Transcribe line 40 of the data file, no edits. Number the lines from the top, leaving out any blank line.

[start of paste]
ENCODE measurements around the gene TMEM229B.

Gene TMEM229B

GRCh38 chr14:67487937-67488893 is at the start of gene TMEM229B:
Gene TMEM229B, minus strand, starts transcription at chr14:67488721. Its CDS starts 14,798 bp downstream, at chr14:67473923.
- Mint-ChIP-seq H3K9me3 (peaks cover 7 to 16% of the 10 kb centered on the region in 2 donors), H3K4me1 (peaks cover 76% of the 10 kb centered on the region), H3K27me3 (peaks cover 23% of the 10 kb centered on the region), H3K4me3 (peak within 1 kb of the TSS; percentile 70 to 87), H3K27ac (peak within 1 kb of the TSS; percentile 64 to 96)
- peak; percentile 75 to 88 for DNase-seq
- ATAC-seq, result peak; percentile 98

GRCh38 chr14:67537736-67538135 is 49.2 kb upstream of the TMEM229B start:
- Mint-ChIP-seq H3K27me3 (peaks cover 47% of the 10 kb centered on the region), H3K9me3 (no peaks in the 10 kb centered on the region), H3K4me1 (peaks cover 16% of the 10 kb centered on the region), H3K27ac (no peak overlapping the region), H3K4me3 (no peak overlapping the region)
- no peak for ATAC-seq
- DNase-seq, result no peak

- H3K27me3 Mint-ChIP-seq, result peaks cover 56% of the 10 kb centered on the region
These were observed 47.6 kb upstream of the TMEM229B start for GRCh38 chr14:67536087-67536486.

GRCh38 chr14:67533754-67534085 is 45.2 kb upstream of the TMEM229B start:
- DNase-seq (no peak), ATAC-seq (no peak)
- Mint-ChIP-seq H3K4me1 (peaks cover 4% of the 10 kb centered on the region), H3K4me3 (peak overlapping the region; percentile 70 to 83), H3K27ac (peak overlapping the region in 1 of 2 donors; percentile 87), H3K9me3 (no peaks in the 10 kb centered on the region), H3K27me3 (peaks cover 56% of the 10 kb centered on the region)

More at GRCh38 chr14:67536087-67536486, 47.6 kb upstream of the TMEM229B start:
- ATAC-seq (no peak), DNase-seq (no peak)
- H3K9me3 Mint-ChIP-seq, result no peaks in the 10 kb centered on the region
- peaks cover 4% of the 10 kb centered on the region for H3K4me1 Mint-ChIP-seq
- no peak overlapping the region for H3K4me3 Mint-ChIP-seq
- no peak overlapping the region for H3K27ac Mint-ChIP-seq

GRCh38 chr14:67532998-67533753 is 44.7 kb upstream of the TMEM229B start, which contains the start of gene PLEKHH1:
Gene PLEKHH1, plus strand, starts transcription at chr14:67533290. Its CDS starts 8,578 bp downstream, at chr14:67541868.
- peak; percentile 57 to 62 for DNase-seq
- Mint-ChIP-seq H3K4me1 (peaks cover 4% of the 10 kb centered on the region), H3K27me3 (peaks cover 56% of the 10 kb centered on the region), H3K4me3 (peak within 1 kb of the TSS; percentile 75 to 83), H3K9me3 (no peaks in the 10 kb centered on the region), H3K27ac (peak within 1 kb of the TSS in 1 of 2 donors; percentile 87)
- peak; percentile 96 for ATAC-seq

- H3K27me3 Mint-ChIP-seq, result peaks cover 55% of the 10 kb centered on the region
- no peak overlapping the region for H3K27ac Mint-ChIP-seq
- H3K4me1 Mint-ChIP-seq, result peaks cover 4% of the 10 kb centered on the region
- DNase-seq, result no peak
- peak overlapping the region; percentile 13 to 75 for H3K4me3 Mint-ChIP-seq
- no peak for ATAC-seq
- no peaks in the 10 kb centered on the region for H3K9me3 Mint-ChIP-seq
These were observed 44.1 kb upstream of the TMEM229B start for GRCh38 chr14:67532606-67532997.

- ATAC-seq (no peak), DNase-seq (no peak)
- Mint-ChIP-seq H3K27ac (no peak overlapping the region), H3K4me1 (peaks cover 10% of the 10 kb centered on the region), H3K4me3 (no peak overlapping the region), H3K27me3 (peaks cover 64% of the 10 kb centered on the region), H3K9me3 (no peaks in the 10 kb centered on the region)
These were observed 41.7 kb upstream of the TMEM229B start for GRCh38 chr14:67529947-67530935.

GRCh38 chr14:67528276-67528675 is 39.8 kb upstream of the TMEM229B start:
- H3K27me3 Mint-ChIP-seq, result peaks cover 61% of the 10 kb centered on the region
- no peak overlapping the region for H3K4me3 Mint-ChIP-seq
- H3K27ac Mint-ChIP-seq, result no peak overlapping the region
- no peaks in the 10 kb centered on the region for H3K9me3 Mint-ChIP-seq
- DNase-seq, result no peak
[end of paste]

- H3K27me3 Mint-ChIP-seq, result peaks cover 61% of the 10 kb centered on the region